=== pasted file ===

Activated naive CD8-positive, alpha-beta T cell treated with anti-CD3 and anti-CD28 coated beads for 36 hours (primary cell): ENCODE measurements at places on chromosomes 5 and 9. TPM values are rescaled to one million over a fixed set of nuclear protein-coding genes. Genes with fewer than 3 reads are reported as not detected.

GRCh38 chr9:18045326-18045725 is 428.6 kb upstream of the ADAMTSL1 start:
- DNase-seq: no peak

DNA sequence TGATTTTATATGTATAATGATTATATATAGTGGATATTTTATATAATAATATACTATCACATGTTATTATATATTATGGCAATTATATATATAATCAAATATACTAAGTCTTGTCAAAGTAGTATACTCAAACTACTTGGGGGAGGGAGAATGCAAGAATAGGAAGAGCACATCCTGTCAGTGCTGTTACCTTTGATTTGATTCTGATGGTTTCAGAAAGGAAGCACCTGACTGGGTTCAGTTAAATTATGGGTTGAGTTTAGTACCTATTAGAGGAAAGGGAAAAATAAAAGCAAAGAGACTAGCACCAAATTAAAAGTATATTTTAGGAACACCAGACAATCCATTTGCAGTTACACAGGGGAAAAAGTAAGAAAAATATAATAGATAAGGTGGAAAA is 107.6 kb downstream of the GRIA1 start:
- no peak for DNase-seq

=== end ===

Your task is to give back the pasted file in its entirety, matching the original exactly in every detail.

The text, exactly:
Activated naive CD8-positive, alpha-beta T cell treated with anti-CD3 and anti-CD28 coated beads for 36 hours (primary cell): ENCODE measurements at places on chromosomes 5 and 9. TPM values are rescaled to one million over a fixed set of nuclear protein-coding genes. Genes with fewer than 3 reads are reported as not detected.

GRCh38 chr9:18045326-18045725 is 428.6 kb upstream of the ADAMTSL1 start:
- DNase-seq: no peak

DNA sequence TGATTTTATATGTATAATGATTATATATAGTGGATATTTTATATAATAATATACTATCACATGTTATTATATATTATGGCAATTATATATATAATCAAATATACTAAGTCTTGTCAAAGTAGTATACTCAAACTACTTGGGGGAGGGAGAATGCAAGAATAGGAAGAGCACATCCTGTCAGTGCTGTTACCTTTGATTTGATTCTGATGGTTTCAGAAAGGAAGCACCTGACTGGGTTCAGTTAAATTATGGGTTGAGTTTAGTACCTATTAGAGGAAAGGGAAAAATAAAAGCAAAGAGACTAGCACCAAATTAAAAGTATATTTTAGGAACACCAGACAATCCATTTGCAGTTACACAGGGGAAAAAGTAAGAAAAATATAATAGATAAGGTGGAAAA is 107.6 kb downstream of the GRIA1 start:
- no peak for DNase-seq